PARIS (FRONTLINE MEDICAL NEWS) Intravascular ultrasound can reliably be used in lieu of multidetector computerized tomography for the key task of annular sizing in patients undergoing transcatheter aortic valve replacement, Dr. Diaa Hakim declared at the annual congress of the European Association of Percutaneous Cardiovascular Interventions.

Multidetector CT (MDCT) is considered the standard imaging method for this purpose. But the requirement for contrast media makes MDCT problematic for patients with chronic kidney disease, who can easily be driven into acute kidney injury through exposure to this material.

Moreover, renal failure is common among patients with a failing native aortic valve. Interventionalists who perform transaortic valve replacement (TAVR) are encountering renal failure more and more frequently as the nonsurgical treatment takes off in popularity. An alternative imaging method is sorely needed, observed Dr. Hakim of the University of Alabama at Birmingham.

Unlike MDCT, intravascular ultrasound (IVUS) doesn’t require contrast. And in Dr. Hakim’s head-to-head comparative trial conducted in 50 consecutive TAVR patients who underwent annular sizing by both methods, there were no significant differences between the two in measurements of maximum and minimum annular diameter, mean annular diameter, or annular area.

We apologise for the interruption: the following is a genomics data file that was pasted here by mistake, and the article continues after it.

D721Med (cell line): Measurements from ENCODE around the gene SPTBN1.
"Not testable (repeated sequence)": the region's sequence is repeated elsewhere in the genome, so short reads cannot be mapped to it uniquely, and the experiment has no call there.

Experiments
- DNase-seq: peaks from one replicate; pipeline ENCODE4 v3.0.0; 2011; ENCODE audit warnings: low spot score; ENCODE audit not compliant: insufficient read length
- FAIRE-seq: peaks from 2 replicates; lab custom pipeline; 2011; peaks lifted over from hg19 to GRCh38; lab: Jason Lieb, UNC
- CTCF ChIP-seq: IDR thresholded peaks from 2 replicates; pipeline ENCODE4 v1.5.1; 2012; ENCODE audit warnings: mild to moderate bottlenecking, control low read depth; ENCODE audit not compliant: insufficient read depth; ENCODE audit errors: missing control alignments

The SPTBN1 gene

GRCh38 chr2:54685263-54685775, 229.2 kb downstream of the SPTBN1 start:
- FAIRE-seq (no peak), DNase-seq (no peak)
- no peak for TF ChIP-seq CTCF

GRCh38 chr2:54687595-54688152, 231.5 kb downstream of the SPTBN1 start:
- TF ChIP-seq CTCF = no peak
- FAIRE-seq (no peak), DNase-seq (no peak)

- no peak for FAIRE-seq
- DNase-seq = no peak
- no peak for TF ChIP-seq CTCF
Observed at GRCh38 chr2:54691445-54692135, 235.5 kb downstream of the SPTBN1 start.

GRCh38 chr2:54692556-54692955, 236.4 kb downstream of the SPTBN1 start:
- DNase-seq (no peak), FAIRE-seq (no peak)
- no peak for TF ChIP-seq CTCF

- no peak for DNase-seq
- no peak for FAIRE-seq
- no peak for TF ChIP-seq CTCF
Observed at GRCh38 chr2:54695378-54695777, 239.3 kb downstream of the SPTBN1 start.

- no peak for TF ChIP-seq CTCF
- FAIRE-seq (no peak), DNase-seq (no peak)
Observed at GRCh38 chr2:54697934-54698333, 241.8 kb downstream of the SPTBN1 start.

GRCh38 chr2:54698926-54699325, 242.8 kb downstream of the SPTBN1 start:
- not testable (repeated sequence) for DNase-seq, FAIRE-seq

The decision as to the size of the replacement aortic valve was based upon MDCT, which was performed first. Then came IVUS carried out with a Boston Science Atlantis PV Peripheral IVUS catheter at 8-French and 15 Hz. The catheter was advanced over the guidewire, then pullback imaging was obtained automatically from the left ventricular outflow tract to the aortic root. The IVUS measurements were made at the level of basal attachment of the aortic valve cusps, which was quite close to the same point as the MDCT measurements.

Post TAVR, 37 of the 50 patients had no or trivial paravalvular regurgitation. Six patients developed acute kidney injury.

Asked if he believes IVUS now enables operators to routinely skip MDCT for TAVR patients, Dr. Hakim replied, “Not for the moment.” In patients with chronic kidney disease, yes, but in order for IVUS for annular sizing to expand beyond that population it will be necessary for device makers to develop an IVUS catheter with better visualization, a device designed specifically to see all the details of the aortic valve and annulus. He noted that the Atlantis PV Peripheral IVUS catheter employed in his study was designed for the aorta, not the aortic valve. It doesn’t provide optimal imaging of the valve cusps, nor can it measure paravalvular regurgitation after valve implantation.

How much time does IVUS for annular sizing add to the TAVR procedure? “Five minutes, no more,” according to Dr. Hakim.

He reported having no financial conflicts regarding this study, conducted free of commercial support.


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